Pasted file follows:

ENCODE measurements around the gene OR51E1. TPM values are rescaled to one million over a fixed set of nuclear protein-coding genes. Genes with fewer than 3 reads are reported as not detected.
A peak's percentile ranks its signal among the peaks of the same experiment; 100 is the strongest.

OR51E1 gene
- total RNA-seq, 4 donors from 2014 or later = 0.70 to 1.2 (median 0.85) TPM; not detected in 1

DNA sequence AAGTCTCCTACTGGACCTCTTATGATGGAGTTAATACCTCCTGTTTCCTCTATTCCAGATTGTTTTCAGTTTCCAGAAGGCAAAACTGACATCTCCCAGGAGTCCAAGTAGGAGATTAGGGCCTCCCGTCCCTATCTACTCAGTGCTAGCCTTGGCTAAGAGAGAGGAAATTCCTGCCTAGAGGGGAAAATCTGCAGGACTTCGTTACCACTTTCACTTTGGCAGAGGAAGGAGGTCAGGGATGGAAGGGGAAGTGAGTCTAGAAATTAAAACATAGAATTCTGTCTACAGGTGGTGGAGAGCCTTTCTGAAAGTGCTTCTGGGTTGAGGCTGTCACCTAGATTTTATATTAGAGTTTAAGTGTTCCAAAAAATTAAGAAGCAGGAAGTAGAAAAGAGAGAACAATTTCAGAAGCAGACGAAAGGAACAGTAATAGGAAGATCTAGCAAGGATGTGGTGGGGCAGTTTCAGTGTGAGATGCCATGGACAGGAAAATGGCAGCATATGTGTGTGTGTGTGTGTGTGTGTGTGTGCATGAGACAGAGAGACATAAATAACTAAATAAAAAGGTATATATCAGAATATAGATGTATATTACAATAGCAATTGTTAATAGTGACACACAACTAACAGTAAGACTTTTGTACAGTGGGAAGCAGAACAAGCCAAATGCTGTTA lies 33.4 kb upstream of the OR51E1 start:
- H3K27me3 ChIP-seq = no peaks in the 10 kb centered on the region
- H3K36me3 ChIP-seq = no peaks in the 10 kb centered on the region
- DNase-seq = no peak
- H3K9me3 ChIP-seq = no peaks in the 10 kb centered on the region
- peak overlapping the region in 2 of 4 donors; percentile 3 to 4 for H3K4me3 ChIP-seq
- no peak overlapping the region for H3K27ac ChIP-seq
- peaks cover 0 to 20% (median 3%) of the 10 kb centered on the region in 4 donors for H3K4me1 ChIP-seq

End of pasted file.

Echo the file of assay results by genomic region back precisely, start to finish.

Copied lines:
ENCODE measurements around the gene OR51E1. TPM values are rescaled to one million over a fixed set of nuclear protein-coding genes. Genes with fewer than 3 reads are reported as not detected.
A peak's percentile ranks its signal among the peaks of the same experiment; 100 is the strongest.

OR51E1 gene
- total RNA-seq, 4 donors from 2014 or later = 0.70 to 1.2 (median 0.85) TPM; not detected in 1

DNA sequence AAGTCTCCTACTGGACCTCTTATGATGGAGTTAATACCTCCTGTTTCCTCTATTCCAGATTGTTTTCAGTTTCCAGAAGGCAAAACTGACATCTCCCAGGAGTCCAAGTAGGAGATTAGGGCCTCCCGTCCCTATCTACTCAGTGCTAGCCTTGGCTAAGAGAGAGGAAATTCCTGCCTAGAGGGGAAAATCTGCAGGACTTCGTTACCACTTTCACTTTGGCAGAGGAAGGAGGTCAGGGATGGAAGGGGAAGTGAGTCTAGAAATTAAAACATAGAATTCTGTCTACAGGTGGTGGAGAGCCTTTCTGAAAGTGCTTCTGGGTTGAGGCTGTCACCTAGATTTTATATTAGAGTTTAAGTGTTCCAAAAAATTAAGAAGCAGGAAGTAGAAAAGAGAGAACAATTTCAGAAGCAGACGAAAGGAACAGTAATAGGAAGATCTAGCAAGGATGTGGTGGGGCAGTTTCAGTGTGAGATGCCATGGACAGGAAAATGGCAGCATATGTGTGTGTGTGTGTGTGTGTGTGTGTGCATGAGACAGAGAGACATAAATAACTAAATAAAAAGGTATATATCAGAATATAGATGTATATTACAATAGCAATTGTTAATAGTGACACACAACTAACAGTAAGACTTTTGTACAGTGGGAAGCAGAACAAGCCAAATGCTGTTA lies 33.4 kb upstream of the OR51E1 start:
- H3K27me3 ChIP-seq = no peaks in the 10 kb centered on the region
- H3K36me3 ChIP-seq = no peaks in the 10 kb centered on the region
- DNase-seq = no peak
- H3K9me3 ChIP-seq = no peaks in the 10 kb centered on the region
- peak overlapping the region in 2 of 4 donors; percentile 3 to 4 for H3K4me3 ChIP-seq
- no peak overlapping the region for H3K27ac ChIP-seq
- peaks cover 0 to 20% (median 3%) of the 10 kb centered on the region in 4 donors for H3K4me1 ChIP-seq